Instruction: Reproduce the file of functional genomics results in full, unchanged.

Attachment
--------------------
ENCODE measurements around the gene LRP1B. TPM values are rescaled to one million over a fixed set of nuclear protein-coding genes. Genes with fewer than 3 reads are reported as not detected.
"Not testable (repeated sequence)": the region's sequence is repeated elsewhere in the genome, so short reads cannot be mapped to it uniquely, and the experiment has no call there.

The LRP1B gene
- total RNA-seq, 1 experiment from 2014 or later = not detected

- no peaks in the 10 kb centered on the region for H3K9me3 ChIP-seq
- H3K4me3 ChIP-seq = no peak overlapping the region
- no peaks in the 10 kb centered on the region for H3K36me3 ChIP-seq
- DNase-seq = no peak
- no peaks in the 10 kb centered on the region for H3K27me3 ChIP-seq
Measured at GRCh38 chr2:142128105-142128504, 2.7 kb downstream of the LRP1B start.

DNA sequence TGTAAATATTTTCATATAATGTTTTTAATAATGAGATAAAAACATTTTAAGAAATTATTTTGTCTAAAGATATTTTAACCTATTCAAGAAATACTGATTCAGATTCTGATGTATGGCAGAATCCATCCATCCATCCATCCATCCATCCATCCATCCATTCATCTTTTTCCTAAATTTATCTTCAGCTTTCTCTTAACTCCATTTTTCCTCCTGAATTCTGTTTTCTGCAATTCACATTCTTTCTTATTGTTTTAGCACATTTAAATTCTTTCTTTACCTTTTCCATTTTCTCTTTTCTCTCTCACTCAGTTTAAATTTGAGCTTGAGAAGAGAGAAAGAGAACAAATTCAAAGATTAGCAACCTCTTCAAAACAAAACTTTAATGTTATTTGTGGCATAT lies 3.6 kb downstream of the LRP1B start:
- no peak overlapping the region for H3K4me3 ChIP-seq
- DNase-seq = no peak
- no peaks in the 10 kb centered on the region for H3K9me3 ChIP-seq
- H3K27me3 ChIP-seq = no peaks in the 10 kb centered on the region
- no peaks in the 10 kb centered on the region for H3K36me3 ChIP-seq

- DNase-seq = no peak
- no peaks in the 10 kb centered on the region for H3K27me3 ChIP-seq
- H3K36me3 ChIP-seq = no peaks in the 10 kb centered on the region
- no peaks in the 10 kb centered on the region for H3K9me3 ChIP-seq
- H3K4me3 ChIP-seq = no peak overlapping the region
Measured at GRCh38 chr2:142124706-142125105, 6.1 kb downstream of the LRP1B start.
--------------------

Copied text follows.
ENCODE measurements around the gene LRP1B. TPM values are rescaled to one million over a fixed set of nuclear protein-coding genes. Genes with fewer than 3 reads are reported as not detected.
"Not testable (repeated sequence)": the region's sequence is repeated elsewhere in the genome, so short reads cannot be mapped to it uniquely, and the experiment has no call there.

The LRP1B gene
- total RNA-seq, 1 experiment from 2014 or later = not detected

- no peaks in the 10 kb centered on the region for H3K9me3 ChIP-seq
- H3K4me3 ChIP-seq = no peak overlapping the region
- no peaks in the 10 kb centered on the region for H3K36me3 ChIP-seq
- DNase-seq = no peak
- no peaks in the 10 kb centered on the region for H3K27me3 ChIP-seq
Measured at GRCh38 chr2:142128105-142128504, 2.7 kb downstream of the LRP1B start.

DNA sequence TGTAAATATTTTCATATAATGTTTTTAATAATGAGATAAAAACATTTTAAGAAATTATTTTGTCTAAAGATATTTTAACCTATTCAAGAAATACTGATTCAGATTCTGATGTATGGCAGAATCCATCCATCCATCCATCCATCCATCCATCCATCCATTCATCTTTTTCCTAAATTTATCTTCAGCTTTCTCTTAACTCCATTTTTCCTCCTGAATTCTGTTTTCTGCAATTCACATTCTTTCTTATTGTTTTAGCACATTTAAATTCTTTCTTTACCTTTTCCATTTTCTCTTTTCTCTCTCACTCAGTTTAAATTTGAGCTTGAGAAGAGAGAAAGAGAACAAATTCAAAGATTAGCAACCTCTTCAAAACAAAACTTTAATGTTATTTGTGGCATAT lies 3.6 kb downstream of the LRP1B start:
- no peak overlapping the region for H3K4me3 ChIP-seq
- DNase-seq = no peak
- no peaks in the 10 kb centered on the region for H3K9me3 ChIP-seq
- H3K27me3 ChIP-seq = no peaks in the 10 kb centered on the region
- no peaks in the 10 kb centered on the region for H3K36me3 ChIP-seq

- DNase-seq = no peak
- no peaks in the 10 kb centered on the region for H3K27me3 ChIP-seq
- H3K36me3 ChIP-seq = no peaks in the 10 kb centered on the region
- no peaks in the 10 kb centered on the region for H3K9me3 ChIP-seq
- H3K4me3 ChIP-seq = no peak overlapping the region
Measured at GRCh38 chr2:142124706-142125105, 6.1 kb downstream of the LRP1B start.